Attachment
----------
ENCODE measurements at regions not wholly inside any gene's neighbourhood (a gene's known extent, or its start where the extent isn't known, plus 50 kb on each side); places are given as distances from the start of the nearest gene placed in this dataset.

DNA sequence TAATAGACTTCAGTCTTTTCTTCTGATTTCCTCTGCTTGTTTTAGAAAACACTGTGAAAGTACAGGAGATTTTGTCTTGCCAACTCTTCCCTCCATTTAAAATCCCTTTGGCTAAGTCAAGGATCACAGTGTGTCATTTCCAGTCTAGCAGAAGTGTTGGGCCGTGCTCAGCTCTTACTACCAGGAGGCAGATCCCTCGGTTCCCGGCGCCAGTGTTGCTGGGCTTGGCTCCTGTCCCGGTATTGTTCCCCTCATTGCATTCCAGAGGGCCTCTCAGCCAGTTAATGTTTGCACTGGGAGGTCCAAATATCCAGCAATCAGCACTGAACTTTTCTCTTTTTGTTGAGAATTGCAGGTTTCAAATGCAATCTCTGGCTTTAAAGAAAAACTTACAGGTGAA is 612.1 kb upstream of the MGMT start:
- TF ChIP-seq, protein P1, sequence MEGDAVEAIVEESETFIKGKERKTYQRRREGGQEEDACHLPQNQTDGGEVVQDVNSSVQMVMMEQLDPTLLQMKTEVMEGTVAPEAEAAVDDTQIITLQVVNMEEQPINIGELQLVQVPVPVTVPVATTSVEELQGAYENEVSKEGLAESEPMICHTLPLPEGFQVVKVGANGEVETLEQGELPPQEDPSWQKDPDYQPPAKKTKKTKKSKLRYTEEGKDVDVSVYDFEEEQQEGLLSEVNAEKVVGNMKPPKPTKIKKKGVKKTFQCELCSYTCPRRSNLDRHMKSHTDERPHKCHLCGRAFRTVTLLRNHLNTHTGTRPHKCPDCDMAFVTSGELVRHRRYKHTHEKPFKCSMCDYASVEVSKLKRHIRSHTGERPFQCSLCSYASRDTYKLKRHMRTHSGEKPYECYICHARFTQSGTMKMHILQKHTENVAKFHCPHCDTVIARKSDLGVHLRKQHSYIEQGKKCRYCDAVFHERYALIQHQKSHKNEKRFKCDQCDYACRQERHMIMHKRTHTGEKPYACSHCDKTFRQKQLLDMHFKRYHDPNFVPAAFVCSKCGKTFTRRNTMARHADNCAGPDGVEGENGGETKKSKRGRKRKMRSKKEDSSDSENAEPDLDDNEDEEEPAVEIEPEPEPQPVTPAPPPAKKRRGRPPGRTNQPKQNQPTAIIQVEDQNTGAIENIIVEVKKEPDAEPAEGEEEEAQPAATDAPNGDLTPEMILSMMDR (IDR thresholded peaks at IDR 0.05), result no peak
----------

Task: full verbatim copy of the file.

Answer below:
ENCODE measurements at regions not wholly inside any gene's neighbourhood (a gene's known extent, or its start where the extent isn't known, plus 50 kb on each side); places are given as distances from the start of the nearest gene placed in this dataset.

DNA sequence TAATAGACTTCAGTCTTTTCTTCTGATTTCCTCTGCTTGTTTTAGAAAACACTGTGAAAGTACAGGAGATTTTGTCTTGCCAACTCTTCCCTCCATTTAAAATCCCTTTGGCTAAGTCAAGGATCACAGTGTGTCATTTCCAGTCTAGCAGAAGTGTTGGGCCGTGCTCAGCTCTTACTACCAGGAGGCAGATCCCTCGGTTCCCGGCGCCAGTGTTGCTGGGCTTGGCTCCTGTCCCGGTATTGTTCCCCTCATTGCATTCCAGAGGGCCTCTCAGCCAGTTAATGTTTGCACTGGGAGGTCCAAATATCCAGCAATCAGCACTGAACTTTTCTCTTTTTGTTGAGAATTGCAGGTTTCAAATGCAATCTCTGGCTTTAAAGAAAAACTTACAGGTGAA is 612.1 kb upstream of the MGMT start:
- TF ChIP-seq, protein P1, sequence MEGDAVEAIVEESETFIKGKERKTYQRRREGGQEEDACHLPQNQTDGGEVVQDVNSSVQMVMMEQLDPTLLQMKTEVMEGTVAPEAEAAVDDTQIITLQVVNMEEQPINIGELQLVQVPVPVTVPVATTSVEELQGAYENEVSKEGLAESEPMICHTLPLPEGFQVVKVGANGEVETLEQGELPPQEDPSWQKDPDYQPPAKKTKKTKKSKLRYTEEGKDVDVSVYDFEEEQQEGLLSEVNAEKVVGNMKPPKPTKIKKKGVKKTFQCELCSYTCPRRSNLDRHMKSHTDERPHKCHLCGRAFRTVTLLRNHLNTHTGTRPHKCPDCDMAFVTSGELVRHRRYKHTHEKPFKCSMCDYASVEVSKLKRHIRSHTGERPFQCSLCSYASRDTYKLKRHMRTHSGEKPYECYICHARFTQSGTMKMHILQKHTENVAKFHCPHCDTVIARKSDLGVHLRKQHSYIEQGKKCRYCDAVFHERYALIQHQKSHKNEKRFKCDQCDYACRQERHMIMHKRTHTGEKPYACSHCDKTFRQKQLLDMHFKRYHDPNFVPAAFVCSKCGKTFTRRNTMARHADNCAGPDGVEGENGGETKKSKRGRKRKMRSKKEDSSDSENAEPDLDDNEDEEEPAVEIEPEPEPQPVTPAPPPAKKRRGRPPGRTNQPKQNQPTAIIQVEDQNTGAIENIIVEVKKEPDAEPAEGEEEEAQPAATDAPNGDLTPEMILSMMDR (IDR thresholded peaks at IDR 0.05), result no peak